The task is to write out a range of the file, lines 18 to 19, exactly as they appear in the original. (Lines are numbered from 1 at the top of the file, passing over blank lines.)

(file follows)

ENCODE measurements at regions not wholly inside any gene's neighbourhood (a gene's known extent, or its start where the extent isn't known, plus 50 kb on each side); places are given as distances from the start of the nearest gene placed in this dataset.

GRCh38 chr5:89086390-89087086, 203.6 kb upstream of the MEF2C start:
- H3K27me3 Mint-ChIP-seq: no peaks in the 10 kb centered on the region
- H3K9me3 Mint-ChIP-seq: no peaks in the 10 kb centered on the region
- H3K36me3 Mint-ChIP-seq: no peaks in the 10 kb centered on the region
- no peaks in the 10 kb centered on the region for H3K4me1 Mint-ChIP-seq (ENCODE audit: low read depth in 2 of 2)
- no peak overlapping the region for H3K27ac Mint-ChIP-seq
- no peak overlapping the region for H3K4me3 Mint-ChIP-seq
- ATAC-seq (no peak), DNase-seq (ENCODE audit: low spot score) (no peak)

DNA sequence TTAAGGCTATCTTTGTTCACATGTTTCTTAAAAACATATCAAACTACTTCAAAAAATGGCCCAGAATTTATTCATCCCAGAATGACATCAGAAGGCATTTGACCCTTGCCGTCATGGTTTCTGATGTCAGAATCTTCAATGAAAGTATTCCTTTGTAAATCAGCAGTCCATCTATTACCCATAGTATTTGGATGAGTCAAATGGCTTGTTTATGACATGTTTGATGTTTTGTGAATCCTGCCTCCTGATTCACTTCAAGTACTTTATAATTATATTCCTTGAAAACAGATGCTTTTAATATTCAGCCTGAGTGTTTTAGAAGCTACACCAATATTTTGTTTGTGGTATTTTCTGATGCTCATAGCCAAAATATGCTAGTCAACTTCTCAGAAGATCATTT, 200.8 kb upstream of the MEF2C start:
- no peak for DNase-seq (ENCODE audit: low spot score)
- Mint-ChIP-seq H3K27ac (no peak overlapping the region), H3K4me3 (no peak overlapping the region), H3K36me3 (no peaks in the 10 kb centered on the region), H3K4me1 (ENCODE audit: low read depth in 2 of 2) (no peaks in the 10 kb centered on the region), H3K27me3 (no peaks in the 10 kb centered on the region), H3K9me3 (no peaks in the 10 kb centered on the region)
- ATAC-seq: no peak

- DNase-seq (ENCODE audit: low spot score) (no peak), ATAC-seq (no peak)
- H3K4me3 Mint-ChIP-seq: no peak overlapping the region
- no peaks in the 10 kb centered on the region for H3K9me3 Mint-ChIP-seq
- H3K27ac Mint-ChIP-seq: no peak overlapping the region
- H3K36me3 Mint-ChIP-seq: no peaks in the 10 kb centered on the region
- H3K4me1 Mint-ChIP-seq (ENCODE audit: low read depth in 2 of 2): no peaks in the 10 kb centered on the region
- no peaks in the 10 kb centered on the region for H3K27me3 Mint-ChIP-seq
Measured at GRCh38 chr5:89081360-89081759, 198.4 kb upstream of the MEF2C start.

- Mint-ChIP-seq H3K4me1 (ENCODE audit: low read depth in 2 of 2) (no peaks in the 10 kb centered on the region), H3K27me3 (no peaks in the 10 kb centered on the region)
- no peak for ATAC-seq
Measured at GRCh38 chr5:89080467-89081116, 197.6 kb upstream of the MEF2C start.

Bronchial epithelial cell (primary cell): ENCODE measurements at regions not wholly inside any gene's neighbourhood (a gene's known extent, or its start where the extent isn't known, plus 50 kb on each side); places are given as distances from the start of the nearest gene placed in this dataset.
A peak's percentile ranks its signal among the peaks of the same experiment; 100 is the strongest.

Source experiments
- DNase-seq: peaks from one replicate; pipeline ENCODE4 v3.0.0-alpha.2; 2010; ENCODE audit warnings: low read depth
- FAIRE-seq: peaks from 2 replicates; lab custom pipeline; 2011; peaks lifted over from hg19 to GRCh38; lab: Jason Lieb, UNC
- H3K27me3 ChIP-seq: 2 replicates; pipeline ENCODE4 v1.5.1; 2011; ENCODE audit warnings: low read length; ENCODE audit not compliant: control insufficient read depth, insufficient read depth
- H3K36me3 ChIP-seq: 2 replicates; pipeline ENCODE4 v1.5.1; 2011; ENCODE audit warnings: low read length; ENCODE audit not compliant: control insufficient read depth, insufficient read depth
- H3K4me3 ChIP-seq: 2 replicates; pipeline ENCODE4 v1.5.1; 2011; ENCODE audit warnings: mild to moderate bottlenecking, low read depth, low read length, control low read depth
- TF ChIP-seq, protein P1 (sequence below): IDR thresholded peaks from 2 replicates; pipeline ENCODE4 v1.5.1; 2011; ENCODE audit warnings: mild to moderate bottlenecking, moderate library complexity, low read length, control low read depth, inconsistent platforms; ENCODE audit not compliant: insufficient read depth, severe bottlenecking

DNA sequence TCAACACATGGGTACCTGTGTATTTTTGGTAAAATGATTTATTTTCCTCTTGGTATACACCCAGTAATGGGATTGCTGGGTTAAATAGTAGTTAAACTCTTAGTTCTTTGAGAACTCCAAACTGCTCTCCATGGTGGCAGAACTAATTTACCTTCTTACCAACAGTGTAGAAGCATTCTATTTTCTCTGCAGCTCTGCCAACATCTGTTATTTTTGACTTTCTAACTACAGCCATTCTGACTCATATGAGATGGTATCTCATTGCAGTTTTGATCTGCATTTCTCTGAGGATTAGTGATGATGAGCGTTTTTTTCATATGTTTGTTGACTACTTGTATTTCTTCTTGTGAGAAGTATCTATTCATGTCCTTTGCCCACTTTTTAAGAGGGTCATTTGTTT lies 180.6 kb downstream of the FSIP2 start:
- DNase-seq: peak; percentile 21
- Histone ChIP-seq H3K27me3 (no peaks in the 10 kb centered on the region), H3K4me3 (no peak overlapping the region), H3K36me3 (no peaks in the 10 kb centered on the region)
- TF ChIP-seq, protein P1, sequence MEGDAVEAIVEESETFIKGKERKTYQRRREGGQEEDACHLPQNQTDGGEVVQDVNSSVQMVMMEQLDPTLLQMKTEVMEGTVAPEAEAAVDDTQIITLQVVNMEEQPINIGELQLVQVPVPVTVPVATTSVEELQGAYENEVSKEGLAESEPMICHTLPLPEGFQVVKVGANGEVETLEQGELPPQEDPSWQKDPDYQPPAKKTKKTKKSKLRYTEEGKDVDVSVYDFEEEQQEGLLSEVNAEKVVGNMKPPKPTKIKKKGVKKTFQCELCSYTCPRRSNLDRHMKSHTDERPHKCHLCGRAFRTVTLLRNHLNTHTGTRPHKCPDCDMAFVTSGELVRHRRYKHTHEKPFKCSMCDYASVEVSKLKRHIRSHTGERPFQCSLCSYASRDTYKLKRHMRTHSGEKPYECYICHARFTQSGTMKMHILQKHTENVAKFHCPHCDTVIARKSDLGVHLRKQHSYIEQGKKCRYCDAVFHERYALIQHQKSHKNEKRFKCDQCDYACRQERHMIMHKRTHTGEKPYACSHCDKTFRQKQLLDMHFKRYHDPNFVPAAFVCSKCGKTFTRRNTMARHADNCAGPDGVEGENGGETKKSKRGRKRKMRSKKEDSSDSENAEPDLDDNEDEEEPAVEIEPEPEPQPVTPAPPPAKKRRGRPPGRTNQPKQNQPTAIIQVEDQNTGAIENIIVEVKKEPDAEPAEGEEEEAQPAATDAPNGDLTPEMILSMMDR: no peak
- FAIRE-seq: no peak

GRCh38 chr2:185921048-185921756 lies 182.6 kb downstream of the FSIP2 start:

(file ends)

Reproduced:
- H3K36me3 Mint-ChIP-seq: no peaks in the 10 kb centered on the region
- H3K4me1 Mint-ChIP-seq (ENCODE audit: low read depth in 2 of 2): no peaks in the 10 kb centered on the region